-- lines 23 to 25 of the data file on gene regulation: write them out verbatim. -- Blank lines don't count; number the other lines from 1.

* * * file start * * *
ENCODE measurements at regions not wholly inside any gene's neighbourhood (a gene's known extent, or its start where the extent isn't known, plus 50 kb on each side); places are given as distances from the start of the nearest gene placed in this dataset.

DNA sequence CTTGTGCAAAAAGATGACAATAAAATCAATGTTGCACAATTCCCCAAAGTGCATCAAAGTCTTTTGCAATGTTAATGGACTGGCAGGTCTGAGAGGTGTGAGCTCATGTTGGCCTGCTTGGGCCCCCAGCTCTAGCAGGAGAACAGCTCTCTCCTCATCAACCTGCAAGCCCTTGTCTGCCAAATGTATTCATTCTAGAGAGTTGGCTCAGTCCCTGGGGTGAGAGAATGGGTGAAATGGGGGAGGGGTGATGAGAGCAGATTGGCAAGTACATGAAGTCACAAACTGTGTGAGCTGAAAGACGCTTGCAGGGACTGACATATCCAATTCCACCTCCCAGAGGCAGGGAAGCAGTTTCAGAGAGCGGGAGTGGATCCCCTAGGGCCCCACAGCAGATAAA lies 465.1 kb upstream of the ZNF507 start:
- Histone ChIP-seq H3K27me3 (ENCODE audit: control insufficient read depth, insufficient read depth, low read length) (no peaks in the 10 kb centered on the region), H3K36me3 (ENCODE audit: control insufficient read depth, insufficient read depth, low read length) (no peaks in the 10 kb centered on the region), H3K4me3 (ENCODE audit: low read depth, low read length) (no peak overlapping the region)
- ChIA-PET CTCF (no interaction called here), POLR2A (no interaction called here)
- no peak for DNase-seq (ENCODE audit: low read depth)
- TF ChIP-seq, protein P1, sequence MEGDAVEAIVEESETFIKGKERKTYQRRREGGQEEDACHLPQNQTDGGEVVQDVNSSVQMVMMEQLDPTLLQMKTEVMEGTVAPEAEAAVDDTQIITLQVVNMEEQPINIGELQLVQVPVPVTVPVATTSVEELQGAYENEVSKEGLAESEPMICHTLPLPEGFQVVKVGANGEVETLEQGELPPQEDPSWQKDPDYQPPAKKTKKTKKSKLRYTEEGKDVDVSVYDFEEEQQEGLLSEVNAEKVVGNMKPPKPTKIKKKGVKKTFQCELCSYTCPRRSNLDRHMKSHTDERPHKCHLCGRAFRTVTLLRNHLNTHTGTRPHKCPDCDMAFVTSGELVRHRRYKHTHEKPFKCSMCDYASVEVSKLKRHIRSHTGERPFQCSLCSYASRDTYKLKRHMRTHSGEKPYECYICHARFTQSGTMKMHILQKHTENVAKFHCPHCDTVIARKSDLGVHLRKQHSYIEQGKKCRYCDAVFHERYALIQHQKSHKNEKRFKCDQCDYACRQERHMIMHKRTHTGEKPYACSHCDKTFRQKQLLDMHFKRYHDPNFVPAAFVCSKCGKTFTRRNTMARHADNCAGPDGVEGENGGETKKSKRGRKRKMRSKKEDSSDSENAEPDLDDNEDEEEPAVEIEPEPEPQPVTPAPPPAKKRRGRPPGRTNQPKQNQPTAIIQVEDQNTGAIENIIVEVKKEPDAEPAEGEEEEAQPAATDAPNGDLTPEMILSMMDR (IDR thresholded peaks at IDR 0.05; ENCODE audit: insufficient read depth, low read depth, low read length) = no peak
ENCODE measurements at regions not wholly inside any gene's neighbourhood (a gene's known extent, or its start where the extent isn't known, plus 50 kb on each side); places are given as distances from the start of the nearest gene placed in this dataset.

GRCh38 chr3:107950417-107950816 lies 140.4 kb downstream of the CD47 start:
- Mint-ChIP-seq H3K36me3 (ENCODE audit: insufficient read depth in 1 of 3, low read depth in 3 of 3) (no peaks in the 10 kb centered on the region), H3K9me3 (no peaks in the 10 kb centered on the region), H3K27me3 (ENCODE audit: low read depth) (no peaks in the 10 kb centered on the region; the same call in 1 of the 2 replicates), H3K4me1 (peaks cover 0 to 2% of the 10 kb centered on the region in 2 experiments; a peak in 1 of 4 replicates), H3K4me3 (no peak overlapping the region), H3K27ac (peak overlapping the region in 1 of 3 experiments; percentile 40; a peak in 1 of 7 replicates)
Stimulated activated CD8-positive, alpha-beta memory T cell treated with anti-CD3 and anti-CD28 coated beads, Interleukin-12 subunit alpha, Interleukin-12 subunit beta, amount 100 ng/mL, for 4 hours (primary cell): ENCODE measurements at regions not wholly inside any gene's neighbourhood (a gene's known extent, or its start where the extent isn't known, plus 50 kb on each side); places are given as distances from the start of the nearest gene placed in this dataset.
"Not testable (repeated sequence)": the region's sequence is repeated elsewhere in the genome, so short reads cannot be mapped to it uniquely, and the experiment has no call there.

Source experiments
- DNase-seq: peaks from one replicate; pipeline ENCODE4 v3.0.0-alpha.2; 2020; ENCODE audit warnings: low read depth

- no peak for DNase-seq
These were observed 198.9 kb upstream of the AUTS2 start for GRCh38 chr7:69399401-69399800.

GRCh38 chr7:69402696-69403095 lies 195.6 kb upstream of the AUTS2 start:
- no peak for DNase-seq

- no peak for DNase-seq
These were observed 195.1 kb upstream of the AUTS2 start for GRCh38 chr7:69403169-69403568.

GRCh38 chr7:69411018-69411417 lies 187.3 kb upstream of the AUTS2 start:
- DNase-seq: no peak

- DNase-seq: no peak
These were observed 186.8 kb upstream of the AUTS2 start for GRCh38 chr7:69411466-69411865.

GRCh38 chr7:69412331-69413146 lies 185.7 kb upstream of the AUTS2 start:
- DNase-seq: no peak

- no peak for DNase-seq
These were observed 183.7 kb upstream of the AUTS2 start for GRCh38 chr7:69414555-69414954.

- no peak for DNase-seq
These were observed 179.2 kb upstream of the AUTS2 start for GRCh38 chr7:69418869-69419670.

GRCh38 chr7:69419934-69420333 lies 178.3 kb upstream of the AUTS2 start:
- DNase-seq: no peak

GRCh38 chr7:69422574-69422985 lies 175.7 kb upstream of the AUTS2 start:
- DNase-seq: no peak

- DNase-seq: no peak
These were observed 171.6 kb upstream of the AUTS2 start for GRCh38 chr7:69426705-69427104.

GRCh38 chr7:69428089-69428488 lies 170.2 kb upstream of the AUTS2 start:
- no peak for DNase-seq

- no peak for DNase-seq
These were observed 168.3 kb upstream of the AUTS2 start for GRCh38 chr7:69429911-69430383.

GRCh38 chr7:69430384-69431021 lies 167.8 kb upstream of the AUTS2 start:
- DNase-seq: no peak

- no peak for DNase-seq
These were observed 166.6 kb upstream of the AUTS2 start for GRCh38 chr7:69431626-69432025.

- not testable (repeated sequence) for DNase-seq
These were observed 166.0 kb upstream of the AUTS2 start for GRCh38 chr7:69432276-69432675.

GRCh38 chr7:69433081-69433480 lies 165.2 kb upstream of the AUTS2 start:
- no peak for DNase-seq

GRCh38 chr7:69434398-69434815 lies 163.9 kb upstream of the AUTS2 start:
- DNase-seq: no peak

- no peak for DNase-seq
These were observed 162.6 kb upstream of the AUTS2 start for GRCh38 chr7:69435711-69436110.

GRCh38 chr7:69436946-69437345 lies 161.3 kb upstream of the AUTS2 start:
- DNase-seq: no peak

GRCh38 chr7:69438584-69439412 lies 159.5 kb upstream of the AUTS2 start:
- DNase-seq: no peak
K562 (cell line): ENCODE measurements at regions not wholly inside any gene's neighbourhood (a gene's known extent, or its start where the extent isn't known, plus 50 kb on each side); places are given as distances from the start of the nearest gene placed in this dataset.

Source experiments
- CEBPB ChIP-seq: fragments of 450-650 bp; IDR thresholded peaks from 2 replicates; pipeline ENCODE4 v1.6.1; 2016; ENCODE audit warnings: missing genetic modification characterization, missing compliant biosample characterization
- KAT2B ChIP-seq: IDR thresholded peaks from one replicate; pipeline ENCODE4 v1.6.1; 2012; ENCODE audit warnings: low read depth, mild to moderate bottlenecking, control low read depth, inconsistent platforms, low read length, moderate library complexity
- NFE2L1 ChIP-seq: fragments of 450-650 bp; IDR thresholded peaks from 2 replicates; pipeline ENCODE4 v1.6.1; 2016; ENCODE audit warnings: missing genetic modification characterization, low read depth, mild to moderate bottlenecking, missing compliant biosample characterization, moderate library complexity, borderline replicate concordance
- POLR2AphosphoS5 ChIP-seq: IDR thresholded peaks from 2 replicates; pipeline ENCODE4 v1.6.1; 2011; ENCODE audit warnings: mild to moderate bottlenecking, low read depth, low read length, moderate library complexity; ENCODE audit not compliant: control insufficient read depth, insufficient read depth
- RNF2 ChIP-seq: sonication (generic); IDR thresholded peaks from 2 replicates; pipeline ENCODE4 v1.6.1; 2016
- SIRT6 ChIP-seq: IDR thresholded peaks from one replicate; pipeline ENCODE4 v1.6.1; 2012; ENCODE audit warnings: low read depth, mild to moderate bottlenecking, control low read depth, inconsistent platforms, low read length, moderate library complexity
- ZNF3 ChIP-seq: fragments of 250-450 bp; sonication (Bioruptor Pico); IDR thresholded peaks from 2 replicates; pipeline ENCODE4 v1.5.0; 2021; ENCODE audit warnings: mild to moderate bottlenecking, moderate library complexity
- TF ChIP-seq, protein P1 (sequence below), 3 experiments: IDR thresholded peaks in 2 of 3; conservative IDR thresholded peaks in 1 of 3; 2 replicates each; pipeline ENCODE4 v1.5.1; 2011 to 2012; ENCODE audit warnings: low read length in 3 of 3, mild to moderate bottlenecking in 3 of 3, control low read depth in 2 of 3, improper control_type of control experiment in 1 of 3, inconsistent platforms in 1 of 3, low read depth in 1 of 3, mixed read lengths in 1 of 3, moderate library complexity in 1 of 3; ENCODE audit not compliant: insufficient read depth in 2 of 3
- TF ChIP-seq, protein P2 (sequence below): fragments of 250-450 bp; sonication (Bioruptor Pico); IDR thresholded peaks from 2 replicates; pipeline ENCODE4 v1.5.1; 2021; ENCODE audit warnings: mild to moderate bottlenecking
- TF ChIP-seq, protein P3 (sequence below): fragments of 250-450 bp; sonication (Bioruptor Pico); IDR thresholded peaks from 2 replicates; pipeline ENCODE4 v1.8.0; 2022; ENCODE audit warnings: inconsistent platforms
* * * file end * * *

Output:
These were observed 186.8 kb upstream of the AUTS2 start for GRCh38 chr7:69411466-69411865.

GRCh38 chr7:69412331-69413146 lies 185.7 kb upstream of the AUTS2 start:
- DNase-seq: no peak